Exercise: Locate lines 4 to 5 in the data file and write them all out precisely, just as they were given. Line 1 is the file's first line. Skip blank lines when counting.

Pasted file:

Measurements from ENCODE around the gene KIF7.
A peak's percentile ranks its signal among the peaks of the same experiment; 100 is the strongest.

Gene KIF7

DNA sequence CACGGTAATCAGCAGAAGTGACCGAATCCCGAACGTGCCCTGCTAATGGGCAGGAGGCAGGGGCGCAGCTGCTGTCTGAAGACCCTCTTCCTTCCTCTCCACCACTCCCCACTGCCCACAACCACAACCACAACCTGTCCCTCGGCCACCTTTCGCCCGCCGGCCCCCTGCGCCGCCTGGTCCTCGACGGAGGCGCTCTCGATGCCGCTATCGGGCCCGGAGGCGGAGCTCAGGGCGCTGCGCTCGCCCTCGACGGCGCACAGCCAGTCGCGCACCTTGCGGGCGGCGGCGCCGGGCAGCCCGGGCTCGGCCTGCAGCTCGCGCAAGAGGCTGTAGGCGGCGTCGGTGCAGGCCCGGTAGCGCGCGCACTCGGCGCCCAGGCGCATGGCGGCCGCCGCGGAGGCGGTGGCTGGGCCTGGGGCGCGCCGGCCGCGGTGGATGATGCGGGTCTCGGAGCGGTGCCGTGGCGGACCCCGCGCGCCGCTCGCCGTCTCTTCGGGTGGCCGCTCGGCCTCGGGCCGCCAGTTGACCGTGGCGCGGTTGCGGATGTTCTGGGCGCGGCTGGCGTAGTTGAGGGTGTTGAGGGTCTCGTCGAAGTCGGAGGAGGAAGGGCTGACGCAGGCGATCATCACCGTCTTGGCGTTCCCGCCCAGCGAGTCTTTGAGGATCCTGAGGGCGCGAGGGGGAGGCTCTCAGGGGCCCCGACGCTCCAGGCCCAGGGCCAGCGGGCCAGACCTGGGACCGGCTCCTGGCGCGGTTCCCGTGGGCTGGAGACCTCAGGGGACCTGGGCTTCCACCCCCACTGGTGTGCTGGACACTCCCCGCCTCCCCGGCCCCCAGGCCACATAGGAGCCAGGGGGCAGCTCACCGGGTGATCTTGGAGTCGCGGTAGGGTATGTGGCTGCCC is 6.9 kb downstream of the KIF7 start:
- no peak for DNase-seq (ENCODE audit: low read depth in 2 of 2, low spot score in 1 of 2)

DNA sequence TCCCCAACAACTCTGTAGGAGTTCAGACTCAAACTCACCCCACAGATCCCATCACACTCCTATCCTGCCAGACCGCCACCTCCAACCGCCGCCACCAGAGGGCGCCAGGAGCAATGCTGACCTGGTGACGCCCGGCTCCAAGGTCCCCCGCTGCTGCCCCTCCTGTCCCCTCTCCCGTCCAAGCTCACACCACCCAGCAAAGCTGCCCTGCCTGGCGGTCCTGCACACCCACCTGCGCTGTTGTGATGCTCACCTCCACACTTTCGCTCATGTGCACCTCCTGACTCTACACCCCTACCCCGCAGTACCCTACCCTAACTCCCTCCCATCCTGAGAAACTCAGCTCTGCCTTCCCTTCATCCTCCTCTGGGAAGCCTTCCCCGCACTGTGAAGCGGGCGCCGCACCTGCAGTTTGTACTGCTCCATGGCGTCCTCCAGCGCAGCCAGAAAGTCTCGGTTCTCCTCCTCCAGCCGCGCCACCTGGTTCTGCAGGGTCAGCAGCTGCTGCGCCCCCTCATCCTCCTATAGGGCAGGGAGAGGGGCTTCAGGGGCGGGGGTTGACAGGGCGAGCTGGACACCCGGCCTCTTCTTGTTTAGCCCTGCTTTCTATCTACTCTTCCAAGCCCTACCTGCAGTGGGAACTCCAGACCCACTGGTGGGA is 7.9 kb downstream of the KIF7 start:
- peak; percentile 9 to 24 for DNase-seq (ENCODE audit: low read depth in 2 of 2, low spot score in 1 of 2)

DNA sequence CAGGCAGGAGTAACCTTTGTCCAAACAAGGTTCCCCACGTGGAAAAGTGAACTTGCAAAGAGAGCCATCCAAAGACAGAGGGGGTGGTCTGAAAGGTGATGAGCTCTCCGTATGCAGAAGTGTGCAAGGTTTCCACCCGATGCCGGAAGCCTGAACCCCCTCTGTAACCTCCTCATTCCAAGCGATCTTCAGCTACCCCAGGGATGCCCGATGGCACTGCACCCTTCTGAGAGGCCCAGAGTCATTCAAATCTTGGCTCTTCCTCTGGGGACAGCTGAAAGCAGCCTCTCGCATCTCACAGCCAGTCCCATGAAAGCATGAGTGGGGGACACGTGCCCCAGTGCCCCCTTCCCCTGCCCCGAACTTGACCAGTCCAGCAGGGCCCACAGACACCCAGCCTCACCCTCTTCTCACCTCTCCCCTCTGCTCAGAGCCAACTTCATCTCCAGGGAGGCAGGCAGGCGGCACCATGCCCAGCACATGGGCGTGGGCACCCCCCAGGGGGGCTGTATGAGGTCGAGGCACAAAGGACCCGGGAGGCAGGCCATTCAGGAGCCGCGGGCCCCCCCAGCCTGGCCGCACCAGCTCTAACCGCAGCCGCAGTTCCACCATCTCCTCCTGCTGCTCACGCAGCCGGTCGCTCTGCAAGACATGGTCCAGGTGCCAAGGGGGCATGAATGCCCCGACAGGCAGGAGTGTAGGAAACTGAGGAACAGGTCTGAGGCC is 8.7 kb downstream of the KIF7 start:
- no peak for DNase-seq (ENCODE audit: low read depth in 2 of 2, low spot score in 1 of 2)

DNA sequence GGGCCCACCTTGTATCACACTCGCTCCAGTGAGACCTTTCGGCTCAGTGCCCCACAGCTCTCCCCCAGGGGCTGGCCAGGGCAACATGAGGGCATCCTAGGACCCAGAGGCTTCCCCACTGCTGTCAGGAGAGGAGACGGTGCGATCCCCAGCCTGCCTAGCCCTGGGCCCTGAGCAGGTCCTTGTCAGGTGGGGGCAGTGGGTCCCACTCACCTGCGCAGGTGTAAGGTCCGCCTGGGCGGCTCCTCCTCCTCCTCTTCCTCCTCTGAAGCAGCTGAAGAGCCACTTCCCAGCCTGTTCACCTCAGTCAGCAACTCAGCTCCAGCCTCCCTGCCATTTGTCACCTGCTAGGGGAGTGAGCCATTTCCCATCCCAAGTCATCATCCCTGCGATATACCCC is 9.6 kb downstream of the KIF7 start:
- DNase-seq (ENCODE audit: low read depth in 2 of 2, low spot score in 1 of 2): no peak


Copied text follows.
DNA sequence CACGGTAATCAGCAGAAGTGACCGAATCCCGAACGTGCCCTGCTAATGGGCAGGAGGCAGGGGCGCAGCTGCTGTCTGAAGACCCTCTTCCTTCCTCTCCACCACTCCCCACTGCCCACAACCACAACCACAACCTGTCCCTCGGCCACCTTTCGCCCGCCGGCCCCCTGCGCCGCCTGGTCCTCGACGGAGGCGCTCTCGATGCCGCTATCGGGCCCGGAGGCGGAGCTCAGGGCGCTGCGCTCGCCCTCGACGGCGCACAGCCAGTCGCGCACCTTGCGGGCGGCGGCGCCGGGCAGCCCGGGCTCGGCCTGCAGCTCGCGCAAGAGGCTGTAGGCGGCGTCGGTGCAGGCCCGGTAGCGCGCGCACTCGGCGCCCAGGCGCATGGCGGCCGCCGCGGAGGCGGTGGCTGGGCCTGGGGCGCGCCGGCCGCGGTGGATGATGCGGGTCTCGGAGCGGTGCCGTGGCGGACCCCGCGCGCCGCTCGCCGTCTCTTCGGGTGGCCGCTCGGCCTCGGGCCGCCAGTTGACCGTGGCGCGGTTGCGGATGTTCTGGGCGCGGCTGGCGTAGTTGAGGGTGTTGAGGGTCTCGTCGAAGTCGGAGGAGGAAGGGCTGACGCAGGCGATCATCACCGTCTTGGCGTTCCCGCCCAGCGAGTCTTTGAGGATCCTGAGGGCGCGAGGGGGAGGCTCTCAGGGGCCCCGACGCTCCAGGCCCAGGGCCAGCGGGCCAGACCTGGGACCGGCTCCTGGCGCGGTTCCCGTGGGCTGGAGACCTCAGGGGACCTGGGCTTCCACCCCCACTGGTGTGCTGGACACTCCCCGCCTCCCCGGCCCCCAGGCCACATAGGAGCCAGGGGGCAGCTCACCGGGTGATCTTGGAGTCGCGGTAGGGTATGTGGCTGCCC is 6.9 kb downstream of the KIF7 start:
- no peak for DNase-seq (ENCODE audit: low read depth in 2 of 2, low spot score in 1 of 2)